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Honey-locust plant bug

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Common name:  Honey-locust plant bug

Scientific name:  Blepharidopterus chlorionis (syn. Diaphnocoris chlorionis)

Hosts:  Honey-locust plant bug feeds on honey-locust trees (Gleditsia triacanthos). Feeding by the nymphs in spring causes the foliage to be distorted and yellow. This stresses the tree, but does no major harm to it.

Feeding by the honey-locust plant bug results in leaf distortion, chlorosis, and yellow-to-brown spots. Heavy infestations may cause premature leaf drop, but typically a second flush of leaves is produced. Despite the damage to the foliage, trees do not die. They will be stressed if feeding occurs several years in a row. Unfortunately, the honey-locust plant bug is an unpredictable pest because weather conditions influence its survival and activity. An outbreak one year does not ensure an outbreak in subsequent years.

The honey-locust plant bug overwinters as an egg beneath the bark of twigs and branches of honey-locust trees. The eggs hatch in the spring, just as the leaf buds begin to open. Young nymphs begin feeding on the young foliage at this time causing damage to the emerging leaves. The nymphs are small (less than ⅛ inch), green, oval insects. They look like the adults, but with shortened wings. Nymph development requires 30 days, so they will mature into adults by late May or early June. The adults are pale to light green, with full length wings and are about ⅛ inch long. The adults continue to feed for another month or so and disappear by mid-to late July. Eggs are laid by the adults in linear clusters under the bark of two- and three-year-old twigs. There is only one generation per year.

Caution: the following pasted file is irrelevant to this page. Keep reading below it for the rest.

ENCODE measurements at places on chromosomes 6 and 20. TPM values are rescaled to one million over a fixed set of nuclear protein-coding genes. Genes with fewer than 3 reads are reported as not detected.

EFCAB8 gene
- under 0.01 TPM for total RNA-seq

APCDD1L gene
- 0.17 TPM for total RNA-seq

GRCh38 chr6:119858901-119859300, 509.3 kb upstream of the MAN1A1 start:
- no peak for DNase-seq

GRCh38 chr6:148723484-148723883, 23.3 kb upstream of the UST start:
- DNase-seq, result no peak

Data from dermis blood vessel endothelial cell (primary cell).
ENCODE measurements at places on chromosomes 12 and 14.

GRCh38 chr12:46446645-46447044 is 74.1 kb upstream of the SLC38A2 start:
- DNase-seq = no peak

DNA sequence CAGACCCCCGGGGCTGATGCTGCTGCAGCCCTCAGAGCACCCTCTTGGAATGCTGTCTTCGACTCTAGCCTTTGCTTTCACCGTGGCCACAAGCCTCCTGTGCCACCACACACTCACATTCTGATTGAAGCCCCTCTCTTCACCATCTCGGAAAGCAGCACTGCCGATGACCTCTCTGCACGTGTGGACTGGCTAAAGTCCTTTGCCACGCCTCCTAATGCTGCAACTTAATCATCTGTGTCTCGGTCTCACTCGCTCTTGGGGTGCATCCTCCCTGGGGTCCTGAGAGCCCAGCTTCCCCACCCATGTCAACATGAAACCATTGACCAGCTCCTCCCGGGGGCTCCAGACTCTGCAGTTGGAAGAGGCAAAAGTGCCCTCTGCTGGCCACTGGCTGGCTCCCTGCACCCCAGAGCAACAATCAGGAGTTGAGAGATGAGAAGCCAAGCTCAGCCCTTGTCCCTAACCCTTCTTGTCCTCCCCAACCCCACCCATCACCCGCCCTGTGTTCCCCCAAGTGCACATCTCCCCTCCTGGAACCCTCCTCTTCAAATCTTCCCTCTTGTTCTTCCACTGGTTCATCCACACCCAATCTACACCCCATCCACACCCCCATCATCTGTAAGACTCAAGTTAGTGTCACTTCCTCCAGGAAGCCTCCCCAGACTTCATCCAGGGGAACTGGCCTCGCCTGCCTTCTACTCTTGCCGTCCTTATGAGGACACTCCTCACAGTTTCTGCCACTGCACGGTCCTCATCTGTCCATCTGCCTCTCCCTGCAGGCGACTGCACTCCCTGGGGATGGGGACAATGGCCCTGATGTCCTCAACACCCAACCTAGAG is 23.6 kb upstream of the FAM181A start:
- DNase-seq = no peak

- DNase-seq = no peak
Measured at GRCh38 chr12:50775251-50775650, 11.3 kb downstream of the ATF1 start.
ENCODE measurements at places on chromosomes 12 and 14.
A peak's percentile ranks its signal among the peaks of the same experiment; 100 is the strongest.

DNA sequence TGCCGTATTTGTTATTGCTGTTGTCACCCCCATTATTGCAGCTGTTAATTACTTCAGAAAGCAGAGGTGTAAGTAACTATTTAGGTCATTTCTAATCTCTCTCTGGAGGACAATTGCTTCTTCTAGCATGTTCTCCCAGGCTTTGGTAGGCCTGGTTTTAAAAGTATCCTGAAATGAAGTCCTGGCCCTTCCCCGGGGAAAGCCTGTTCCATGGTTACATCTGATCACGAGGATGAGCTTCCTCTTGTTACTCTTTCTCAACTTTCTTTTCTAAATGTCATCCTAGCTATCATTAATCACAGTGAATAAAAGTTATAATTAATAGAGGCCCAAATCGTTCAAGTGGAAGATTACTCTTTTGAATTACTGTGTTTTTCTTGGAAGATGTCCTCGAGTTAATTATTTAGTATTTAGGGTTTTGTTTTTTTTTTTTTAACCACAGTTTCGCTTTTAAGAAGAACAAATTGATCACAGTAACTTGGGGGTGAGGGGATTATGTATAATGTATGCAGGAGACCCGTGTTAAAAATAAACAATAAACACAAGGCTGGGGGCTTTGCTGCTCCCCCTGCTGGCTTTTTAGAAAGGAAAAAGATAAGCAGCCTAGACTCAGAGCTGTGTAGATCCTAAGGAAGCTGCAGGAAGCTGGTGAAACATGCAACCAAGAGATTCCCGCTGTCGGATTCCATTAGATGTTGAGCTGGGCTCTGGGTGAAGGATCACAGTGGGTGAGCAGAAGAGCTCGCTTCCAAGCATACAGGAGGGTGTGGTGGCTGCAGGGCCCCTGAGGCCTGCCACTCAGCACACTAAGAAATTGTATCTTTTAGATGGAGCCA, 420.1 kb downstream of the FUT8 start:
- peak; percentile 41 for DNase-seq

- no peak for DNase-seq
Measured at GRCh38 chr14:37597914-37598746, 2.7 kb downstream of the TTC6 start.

Cultural management: 
Maintain tree vigor by watering and fertilizing as needed. The damage done by the honey-locust plant bug is mostly cosmetic.

Chemical Management:

Use of insecticides for honey-locust plant bug is not warranted unless the population is extremely high or damage has occurred several years in a row

The pesticide information presented in this publication is current with federal and state regulations. The user is responsible for determining that the intended use is consistent with the label of the product being used. The information given here is for educational purposes only. Reference to commercial products or trade names is made with the understanding that no discrimination is intended and no endorsement made by The Morton Arboretum.

For more information, contact The Morton Arboretum Plant Clinic (630-719-2424 or